Memoirs continue to be popular. The best of the lot read like fiction. There’s a beginning, middle, and end, but events are not necessarily presented in chronological order. We learn about a life, while the facts, even if they’re simply emotional recollections, resonate with our lives.
Moss Hart’s Act One, first published in 1960, is now a Broadway musical. It’s been described as a “funny, heartbreaking, and suspenseful portrait of the artist as a young man.”
Jeanette Walls’ 2005 The Glass Castle has sold 2.5 million copies and was translated into twenty-two languages. It’s now in development in the capable hands of Jennifer Lawrence, who plans not only to star in the film version, but also to produce the movie.
Writers often get around to telling their own story. Most recently, Frances Mayes, known for her personal reflections on living in Italy, including Under the Tuscan Sun, penned her autobiography, detailing her coming of age in rural Georgia.
So, too, do actors, who continue to act. Andrew McCarthy actually became a writer who travels or a traveler who writes. I’m not sure which came first. Molly Ringwald wrote Getting the Pretty Back, half memoir and half guide to girl things. Rob Lowe’s two autobiographies have been well received. Yes, the 1980s Brat Pack have done all right in the writing department.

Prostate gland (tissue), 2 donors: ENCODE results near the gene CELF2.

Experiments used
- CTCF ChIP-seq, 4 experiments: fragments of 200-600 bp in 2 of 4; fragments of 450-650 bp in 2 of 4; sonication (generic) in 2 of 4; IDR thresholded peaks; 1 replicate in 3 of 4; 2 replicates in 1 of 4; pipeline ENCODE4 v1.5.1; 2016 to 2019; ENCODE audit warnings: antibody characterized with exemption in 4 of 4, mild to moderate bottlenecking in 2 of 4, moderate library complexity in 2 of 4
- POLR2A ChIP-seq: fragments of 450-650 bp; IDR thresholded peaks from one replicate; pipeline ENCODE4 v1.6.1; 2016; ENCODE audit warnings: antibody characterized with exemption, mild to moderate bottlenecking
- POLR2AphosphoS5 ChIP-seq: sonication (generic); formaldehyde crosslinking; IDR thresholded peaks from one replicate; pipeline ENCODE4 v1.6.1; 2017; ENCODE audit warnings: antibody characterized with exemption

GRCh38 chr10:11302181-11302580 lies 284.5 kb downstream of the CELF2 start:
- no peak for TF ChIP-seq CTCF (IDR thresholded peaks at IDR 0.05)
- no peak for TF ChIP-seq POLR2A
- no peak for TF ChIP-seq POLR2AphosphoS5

The cast members from Beverly Hills 90210, now in their forties, are a prolific bunch, too. Shannen Doherty put out a guide to being a badass, if not a bad girl, something she knows about all too well. Jenny Garth found time to share her triumphs and tribulations as a single working Mom, and Tori Spelling continues to spill her guts, both on television and in print. And, this just in: Jason Priestley: A Memoir was recently released.
As far as the stories Priestley tells of his costars in the 1990s drama series, Doherty notes, “I always say that everyone has their own version of the truth, and memories are very funny things.”
© 2014 Susan Marg – All Rights Reserved